The Division counters that it demonstrated abuse or neglect of A.F. by A.B. by a preponderance of the evidence and asks this Court to affirm the panel majority. The Division echoes the trial court's finding that A.B.'s refusal to allow A.F. back into the apartment amounted to gross negligence and evidenced her reckless disregard for A.F.'s safety. The Division also adopts the panel majority's holding that “the risks of leaving a teenager without a source of shelter are ‘obvious.’ ” The Division notes that A.B. refused services offered to her, including substance abuse treatment, and failed to seek assistance even after A.F. had left the home. In addition, the Division alleges that A.B. thwarted its attempts to provide her with assistance when she failed to apprise the Division of her issues with A.F.
The Division underscores that the trial court acted within its discretion in excluding the hearsay statements at issue because those statements were not credible and A.B. sought and was granted their exclusion. A.B. cannot now argue that precluding the statements was error, the Division argues, under the doctrine of invited error. The Division notes that A.B.'s argument was not raised below.
The Division urges this Court to affirm the panel majority's finding of abandonment under N.J.S.A. 9:6-8.21(c)(5). The Division contends that A.B.'s refusal to allow A.F. back into the home amounted to a “willful or intentional act” under the statute.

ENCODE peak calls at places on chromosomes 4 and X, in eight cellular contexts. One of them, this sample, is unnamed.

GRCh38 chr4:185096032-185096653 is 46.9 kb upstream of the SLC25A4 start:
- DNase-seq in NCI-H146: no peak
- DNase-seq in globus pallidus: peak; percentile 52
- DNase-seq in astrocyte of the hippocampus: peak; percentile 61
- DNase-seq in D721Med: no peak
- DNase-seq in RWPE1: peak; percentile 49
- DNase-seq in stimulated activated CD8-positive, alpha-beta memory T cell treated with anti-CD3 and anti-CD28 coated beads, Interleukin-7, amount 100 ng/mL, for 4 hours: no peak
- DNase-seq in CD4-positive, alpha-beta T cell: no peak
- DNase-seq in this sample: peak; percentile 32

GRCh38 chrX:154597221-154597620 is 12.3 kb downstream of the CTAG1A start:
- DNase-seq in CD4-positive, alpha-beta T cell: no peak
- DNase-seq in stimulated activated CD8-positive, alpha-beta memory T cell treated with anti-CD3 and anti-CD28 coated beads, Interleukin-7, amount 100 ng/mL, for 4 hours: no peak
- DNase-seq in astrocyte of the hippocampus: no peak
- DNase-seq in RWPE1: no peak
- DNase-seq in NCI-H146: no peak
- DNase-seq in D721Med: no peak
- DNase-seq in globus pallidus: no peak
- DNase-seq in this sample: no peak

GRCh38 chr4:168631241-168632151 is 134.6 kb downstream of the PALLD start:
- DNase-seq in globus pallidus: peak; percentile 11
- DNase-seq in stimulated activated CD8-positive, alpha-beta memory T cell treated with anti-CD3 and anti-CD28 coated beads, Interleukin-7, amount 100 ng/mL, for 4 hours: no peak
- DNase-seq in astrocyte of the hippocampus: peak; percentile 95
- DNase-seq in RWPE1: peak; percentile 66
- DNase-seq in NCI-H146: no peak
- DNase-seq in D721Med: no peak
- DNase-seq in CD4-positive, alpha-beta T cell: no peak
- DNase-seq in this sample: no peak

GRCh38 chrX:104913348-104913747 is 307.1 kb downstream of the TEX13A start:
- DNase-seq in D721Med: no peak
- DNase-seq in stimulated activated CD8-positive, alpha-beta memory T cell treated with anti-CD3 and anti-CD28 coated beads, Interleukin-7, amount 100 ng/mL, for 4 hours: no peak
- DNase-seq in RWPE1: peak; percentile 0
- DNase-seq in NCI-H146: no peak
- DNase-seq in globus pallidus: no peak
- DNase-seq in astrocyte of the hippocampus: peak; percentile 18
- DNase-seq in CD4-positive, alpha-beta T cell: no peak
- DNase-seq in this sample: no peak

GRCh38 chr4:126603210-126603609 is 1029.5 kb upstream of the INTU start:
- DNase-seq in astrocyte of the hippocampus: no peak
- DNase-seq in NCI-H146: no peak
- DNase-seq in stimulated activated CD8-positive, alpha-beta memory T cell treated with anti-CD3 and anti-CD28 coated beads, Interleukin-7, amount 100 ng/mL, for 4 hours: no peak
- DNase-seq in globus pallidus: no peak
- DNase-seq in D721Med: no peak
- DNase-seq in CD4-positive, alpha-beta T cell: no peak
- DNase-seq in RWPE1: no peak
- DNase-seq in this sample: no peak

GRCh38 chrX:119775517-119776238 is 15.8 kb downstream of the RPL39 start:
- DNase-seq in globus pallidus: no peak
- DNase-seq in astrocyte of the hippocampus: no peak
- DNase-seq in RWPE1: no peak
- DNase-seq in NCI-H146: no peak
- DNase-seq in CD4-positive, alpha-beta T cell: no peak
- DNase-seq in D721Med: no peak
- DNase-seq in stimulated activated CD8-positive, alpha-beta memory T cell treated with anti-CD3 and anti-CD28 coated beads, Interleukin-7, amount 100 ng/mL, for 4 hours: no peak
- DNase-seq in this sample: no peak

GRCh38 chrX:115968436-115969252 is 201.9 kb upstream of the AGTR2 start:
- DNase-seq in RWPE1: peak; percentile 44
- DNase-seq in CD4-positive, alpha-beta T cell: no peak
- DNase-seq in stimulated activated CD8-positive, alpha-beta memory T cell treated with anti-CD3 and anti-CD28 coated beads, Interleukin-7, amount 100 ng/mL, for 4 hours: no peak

The Law Guardian, appearing on behalf of A.F., argues that the court properly excluded as hearsay statements regarding J.F.'s refusal to allow A.F. to return to the apartment, stressing that those statements did not qualify for an enumerated exception because they were unreliable and lacked corroboration. The Law Guardian agrees that the Division properly showed, by a preponderance of the evidence, A.B.'s abuse or neglect of A.F. under subsections (4) and (5) of N.J.S.A. 9:6-8.21. The Law Guardian submits that the risks that arise from “leaving a child without adequate shelter need not be explained” and are plainly evident. The Law Guardian also supports the finding of abandonment under N.J.S.A. 9:6-8.21(c)(5), arguing that A.B. had an obligation to “provide or arrange housing for her child” and her not doing so amounted to a failure to “provide for her child's safety and well-being.”